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Review: ‘Harvest of Empire’ teaches ignored reality of US-Latin American relations



The documentary “Harvest of Empire: The Untold Story of Latinos in America” forces people to confront what they never knew about the relationship between the United States and Latin America. Viewers are guaranteed to learn something profound about hope, oppression and achievement from the stories that make up this history, no matter their background.

On Wednesday, Oct. 4, the Bijou Arts Cinema on E. 13th Avenue in Eugene held a free screening of the documentary in partnership with the Wayne Morse Center for Law & Policy and the Department of Romance Languages at the University of Oregon. The documentary, released in 2012, is based on the book of the same title by Juan González. The movie is directed by Peter Getzels and Eduardo López.

Before the film started, under the high, wooden ceiling of Auditorium 1, which used to be the main chapel area when the building was a church, the near-capacity crowd of students, retirees and curious community members chewed popcorn, sipped sodas and chatted using hushed voices. Then the room fell silent, and the movie took viewers through the long, brutal history of U.S. military intervention throughout Central America and the alarmingly immoral tactics it frequently used.

People periodically gasped as the film showed clips of Fox News commentators praising Arizona’s controversial 2010 immigration law, encouraging racial profiling and using insensitive epithets.

However, the film contrasted the news clips with interviews from Nobel-laureates, academics and former U.S. government officials about this troubling history. They told powerful stories about the resilience, successes and abuses of Latino immigrants living in the U.S. today. Each of the stories shows the integral role immigrants play in defining what it truly means to be “American.”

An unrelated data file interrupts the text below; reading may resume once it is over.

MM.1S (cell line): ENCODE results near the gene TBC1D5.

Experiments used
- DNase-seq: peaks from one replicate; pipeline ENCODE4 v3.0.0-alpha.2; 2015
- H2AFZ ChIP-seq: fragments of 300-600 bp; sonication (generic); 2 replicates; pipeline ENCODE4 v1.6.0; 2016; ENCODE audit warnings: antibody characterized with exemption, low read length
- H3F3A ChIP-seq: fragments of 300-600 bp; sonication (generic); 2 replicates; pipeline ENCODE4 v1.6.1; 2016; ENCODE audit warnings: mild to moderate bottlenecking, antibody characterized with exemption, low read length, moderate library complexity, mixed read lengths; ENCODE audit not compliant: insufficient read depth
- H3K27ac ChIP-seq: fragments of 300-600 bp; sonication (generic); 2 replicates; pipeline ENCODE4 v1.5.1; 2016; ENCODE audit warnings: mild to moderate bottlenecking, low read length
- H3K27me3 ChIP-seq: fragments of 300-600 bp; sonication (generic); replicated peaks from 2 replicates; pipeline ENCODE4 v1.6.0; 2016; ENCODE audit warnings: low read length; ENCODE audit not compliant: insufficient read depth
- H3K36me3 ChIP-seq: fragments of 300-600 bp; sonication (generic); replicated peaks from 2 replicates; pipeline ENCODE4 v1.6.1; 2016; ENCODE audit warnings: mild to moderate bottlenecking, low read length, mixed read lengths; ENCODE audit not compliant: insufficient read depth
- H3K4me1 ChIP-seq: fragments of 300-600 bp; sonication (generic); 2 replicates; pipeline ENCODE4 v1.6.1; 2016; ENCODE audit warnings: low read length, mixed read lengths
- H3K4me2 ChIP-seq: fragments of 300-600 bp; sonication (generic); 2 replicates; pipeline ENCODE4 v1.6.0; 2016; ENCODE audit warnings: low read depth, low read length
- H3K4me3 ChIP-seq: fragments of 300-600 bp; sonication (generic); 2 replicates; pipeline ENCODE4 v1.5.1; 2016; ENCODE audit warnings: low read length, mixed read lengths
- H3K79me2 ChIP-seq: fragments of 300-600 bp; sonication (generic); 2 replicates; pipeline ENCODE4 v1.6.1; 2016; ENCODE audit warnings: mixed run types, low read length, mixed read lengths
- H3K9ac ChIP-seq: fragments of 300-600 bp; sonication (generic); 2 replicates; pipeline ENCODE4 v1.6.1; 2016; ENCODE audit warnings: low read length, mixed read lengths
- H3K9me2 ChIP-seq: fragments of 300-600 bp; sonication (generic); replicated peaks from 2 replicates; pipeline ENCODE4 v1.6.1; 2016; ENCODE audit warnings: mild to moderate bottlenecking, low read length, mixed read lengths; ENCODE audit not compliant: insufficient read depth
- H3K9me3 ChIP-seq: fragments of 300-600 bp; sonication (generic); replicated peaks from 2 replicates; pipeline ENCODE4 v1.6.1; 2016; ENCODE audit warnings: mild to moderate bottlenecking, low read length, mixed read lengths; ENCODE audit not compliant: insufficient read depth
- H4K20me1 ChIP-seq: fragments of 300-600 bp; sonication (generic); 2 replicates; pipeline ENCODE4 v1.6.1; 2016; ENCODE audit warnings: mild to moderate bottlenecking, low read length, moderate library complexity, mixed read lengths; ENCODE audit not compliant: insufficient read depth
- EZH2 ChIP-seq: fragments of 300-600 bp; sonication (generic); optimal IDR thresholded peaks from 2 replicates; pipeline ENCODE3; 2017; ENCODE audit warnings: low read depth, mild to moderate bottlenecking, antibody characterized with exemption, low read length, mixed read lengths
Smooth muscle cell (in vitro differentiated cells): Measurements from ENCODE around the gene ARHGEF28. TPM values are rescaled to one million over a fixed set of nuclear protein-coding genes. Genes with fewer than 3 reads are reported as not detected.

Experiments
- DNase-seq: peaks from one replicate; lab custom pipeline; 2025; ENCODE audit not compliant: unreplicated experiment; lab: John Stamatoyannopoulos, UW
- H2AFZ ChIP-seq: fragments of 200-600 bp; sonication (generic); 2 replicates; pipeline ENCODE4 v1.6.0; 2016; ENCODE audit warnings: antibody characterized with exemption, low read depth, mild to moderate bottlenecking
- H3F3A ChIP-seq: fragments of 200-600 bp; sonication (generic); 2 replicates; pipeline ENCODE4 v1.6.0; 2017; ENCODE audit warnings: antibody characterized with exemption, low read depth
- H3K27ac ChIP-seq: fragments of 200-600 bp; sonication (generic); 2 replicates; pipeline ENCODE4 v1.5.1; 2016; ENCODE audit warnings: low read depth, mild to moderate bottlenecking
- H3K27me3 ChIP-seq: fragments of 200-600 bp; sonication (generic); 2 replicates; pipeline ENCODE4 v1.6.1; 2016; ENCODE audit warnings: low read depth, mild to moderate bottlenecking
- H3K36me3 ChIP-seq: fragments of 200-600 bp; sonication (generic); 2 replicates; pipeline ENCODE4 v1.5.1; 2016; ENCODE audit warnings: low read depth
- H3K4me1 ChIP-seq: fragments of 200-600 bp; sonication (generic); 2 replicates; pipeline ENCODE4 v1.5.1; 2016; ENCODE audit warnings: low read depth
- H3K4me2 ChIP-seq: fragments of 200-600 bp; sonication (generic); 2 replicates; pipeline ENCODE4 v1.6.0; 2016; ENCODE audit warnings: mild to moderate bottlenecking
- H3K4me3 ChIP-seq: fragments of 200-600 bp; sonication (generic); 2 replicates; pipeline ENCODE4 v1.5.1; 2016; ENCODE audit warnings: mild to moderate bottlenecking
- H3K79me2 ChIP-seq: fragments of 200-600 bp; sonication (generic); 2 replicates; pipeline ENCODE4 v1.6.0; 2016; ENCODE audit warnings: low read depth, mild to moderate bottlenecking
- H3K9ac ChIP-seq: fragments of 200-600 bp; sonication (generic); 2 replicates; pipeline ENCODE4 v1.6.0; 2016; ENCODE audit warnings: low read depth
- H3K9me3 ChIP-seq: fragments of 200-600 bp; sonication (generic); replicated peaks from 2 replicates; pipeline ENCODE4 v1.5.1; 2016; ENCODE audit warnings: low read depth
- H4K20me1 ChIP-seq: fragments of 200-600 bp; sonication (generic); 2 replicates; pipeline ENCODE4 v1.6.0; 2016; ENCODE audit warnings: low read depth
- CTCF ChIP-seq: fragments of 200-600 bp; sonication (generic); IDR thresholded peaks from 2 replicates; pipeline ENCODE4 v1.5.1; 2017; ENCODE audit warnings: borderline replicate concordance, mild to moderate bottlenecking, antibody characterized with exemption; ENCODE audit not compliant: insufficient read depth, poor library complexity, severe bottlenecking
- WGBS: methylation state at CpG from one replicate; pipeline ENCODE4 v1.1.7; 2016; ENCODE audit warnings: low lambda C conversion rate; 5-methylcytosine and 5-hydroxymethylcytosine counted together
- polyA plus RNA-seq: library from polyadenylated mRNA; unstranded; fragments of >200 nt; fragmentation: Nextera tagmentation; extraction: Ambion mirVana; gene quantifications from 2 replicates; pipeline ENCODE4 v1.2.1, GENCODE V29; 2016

After the 90-minute documentary concluded, graduate students from the UO Department of Romance Languages led a discussion about the film. The recurring theme among people who spoke was that the film is even more important now than when it came out five years ago. Immigration is now a top national political issue, and recent rhetoric and policy changes from the Trump administration have left many people feeling like outsiders in the country they wish to call home.

In a post-screening interview, community activist Anthony Samperio said it makes sense to him that the school system in the U.S. doesn’t teach this history.

“They don’t want to show things that make our country look bad, especially because there are almost no instances of redemption when it comes to the treatment of Latino people in America,” Samperio said.

He was pursuing a graduate degree in Chicano studies when he decided to drop out and become a community activist.

“I didn’t feel like I was really getting anything done,” Samperio said.

From 2017 to 2019, the UO Wayne Morse Center for Law & Policy’s theme of inquiry is “Borders, Migration and Belonging.” This year from mid-October to mid-November, Pulitzer-Prize winning journalist and undocumented U.S. resident Jose Antonio Vargas will be in residence at the Wayne Morse Center. Vargas will be giving a lecture at Straub Hall on Tuesday, Oct. 24 at 7 p.m. A full events schedule is available on the Wayne Morse Center website.

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Max Egener

Max Egener